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Six bowl barrows 560m north of New Barn: part of a barrow cemetery on Monkton Down

List Entry Summary

This monument is scheduled under the Ancient Monuments and Archaeological Areas Act 1979 as amended as it appears to the Secretary of State to be of national importance. This entry is a copy, the original is held by the Department for Culture, Media and Sport.

Name: Six bowl barrows 560m north of New Barn: part of a barrow cemetery on Monkton Down

List entry Number: 1013331

Location

The monument may lie within the boundary of more than one authority.

County:

District: Wiltshire

District Type: Unitary Authority

Parish: Winterbourne Monkton

National Park: Not applicable to this List entry.

Grade: Not applicable to this List entry.

Date first scheduled: 17-Jun-1925

Date of most recent amendment: 10-Jul-1991

Legacy System Information

The contents of this record have been generated from a legacy data system.

Legacy System: RSM

UID: 12264

Asset Groupings

This list entry does not comprise part of an Asset Grouping. Asset Groupings are not part of the official record but are added later for information.

List entry Description

Summary of Monument

Legacy Record - This information may be included in the List Entry Details.

Reasons for Designation

Round barrow cemeteries date to the Bronze Age (c.2000-700 BC). They comprise closely-spaced groups of up to 30 round barrows - rubble or earthen mounds covering single or multiple burials. Most cemeteries developed over a considerable period of time, often many centuries, and in some cases acted as a focus for burials as late as the early medieval period. They exhibit considerable diversity of burial rite, plan and form, frequently including several different types of round barrow, occasionally associated with earlier long barrows. Where large scale investigation has been undertaken around them, contemporary or later "flat" burials between the barrow mounds have often been revealed. Round barrow cemeteries occur across most of lowland Britain, with a marked concentration in Wessex. In some cases, they are clustered around other important contemporary monuments such as henges. Often occupying prominent locations, they are a major historic element in the modern landscape, whilst their diversity and their longevity as a monument type provide important information on the variety of beliefs and social organisation amongst early prehistoric communities. They are particularly representative of their period and a substantial proportion of surviving or partly-surviving examples are considered worthy of protection.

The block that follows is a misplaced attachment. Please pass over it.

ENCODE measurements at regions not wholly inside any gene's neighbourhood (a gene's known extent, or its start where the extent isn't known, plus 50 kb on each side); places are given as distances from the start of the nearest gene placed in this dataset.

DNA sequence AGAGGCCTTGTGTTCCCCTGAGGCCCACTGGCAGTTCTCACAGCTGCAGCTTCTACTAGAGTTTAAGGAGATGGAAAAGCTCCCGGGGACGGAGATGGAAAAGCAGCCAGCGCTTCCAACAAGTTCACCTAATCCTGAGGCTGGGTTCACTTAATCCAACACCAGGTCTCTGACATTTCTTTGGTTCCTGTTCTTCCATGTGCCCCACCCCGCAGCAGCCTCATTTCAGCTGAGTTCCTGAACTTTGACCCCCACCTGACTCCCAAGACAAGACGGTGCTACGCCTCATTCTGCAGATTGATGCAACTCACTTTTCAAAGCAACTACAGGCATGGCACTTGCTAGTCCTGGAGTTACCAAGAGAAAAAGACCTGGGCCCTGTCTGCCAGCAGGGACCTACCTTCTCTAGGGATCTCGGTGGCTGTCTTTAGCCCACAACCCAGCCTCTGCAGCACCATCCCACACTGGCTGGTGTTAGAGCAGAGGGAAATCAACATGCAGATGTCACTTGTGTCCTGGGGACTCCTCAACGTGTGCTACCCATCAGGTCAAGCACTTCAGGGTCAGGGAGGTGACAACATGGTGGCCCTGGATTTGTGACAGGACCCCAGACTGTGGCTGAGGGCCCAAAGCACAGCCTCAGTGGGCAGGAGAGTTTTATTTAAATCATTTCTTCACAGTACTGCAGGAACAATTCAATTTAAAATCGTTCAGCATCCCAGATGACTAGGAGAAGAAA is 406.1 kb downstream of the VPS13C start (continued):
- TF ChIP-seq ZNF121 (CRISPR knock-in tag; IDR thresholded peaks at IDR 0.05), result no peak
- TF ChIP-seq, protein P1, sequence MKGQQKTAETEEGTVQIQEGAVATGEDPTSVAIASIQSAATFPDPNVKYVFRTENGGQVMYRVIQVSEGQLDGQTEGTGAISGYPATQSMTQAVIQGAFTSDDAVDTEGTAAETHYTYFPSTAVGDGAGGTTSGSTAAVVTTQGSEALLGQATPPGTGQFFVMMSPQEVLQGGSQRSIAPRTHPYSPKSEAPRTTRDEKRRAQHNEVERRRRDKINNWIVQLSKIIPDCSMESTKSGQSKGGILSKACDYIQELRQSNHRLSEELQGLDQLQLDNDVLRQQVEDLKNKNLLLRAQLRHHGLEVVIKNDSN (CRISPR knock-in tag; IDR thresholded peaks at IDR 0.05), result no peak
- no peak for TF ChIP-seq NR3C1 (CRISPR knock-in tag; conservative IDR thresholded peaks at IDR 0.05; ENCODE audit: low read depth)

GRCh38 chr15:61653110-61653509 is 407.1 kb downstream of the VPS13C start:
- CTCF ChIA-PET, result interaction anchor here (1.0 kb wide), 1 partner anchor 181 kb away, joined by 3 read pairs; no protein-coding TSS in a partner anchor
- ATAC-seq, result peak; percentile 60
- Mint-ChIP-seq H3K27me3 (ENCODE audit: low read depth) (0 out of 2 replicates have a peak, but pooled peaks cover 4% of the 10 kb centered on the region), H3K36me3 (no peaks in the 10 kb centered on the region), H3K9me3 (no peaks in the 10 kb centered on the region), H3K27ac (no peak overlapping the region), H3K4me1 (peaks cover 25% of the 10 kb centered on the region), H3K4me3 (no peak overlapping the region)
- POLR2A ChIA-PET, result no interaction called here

The six bowl barrows which form the core of the Monkton Down barrow cemetery survive well despite partial excavation of the site in 1849. They have good potential for the recovery of archaeological evidence for the nature and duration of use of the monument and the environment within which it was constructed. The importance of the monument is enhanced by the fact that numerous other round barrows and round barrow cemeteries survive in the area as well as additional evidence for contemporary settlement. This illustrates the intensity with which the area was settled during the Bronze Age period.

History

Legacy Record - This information may be included in the List Entry Details.

Details

The monument includes part of a round barrow cemetery comprising six tightly grouped barrows set above the floor of a dry valley in an area of undulating chalk downland. The barrow mound at SU11647233 is 1m high and 25m in diameter. Immediately to the south of this, at SU11647229, is an irregular shaped bowl barrow 1.5m high, measuring 27m by 23m and orientated SW-NE. At SU11667230 is a further bowl barrow 17m across and 2m high, sloping steeply to the south but gradually to the north. At SU11667233 is a bowl barrow 20m across and 0.5m high. At SU11697231 is a bowl barrow 24m across and 0.5m high, while at SU11677227 is a bowl barrow 18m in diameter and 0.5m high. All the barrow mounds are surrounded by ditches from which material used in the construction of the monument was quarried. These either surround individual mounds or enclose groups of mounds, but in either case have been infilled over the years and survive as buried features c.3m wide. Some of the mounds were partly excavated by Merewether in 1849. Finds included a burial in one of the mounds, animal bones, pottery, flint artefacts and a shaped sarsen.

MAP EXTRACT The site of the monument is shown on the attached map extract. It includes a 2 metre boundary around the archaeological features, considered to be essential for the monument's support and preservation.

Selected Sources

Books and journals
'Proceedings of the Archaeological Institute, Salisbury' in Proceedings of the Archaeological Institute, Salisbury, (1849), 104-5

National Grid Reference: SU 11656 72303

Map

Map
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This copy shows the entry on 19-Nov-2017 at 06:07:24.

End of official listing